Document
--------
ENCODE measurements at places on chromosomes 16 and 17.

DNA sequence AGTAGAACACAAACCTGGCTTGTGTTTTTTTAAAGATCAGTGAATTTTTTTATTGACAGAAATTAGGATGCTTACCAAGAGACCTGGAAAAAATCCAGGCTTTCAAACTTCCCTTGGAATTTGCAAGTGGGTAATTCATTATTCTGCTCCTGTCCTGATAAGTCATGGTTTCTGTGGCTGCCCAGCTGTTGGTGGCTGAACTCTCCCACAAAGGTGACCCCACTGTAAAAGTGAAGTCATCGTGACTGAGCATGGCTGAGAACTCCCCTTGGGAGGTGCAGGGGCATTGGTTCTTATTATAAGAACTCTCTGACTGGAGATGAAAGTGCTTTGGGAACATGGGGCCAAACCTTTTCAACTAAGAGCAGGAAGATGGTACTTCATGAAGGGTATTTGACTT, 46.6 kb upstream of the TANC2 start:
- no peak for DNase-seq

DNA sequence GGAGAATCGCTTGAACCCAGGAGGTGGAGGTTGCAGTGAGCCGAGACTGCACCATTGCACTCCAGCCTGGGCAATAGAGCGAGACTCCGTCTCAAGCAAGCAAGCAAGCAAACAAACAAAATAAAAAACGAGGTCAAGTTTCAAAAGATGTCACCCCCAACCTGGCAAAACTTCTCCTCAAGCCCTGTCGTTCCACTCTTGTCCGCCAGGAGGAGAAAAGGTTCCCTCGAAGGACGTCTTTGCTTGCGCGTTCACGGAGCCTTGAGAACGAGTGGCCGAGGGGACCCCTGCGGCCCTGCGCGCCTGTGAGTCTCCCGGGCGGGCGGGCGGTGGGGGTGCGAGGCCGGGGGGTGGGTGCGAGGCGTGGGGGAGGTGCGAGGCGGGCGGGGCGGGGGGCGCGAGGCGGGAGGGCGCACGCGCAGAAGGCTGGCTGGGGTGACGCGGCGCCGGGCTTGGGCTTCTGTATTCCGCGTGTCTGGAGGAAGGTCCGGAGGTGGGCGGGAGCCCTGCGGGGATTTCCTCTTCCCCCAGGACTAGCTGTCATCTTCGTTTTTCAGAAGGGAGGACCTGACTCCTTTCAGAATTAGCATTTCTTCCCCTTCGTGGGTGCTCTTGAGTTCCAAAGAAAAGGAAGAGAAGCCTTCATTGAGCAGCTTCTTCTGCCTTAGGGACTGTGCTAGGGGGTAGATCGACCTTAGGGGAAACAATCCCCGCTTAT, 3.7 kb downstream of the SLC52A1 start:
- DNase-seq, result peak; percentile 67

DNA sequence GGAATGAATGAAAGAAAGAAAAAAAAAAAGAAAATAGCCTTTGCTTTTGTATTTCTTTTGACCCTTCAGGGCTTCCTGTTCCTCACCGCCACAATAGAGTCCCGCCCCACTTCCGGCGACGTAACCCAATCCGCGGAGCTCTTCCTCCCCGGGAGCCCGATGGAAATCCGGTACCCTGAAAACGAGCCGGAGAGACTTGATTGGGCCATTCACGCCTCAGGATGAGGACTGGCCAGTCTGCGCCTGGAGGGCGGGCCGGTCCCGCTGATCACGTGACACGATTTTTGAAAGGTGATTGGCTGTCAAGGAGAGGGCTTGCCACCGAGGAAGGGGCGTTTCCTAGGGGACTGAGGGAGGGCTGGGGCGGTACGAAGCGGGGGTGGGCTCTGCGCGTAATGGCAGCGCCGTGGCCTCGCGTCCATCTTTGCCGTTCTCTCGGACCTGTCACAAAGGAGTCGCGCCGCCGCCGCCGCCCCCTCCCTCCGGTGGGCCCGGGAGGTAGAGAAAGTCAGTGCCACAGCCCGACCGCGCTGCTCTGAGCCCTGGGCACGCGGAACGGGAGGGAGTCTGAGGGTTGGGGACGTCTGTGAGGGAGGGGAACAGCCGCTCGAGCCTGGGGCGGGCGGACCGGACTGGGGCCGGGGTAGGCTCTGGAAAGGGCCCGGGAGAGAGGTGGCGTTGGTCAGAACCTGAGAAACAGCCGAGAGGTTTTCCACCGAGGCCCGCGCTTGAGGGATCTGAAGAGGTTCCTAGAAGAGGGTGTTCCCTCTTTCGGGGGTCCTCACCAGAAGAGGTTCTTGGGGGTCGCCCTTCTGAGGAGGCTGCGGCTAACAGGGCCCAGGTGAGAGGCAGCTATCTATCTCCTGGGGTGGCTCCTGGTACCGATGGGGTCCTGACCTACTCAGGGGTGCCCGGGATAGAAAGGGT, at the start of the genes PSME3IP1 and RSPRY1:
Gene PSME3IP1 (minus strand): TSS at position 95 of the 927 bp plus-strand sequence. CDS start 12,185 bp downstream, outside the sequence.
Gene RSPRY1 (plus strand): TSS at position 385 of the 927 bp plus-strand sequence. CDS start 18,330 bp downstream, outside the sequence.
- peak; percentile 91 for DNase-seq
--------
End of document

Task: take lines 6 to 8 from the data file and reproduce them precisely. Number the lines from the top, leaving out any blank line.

DNA sequence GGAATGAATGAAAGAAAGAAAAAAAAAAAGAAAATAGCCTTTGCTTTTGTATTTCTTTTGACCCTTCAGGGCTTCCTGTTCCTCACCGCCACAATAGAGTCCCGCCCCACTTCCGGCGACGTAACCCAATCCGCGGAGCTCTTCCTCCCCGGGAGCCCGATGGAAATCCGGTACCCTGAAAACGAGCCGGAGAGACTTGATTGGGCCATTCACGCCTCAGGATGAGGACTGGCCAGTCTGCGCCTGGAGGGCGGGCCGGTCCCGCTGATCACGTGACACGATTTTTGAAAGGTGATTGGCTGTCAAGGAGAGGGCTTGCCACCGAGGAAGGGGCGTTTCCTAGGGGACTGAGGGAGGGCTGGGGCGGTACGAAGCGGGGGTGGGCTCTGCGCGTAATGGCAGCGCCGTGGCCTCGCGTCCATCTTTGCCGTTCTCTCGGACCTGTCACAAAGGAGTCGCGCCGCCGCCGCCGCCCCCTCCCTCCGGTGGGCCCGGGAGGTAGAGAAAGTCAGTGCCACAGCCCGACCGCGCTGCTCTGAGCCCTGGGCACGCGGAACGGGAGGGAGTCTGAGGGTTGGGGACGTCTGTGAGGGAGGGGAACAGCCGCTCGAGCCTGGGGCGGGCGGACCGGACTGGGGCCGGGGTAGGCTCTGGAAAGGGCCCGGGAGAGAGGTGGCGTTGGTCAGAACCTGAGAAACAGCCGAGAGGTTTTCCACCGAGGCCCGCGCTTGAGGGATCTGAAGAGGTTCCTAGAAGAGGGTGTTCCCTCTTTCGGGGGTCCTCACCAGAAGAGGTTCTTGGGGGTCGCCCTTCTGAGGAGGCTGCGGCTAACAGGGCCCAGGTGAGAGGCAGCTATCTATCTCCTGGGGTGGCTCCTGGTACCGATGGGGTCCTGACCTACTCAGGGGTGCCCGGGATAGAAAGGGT, at the start of the genes PSME3IP1 and RSPRY1:
Gene PSME3IP1 (minus strand): TSS at position 95 of the 927 bp plus-strand sequence. CDS start 12,185 bp downstream, outside the sequence.
Gene RSPRY1 (plus strand): TSS at position 385 of the 927 bp plus-strand sequence. CDS start 18,330 bp downstream, outside the sequence.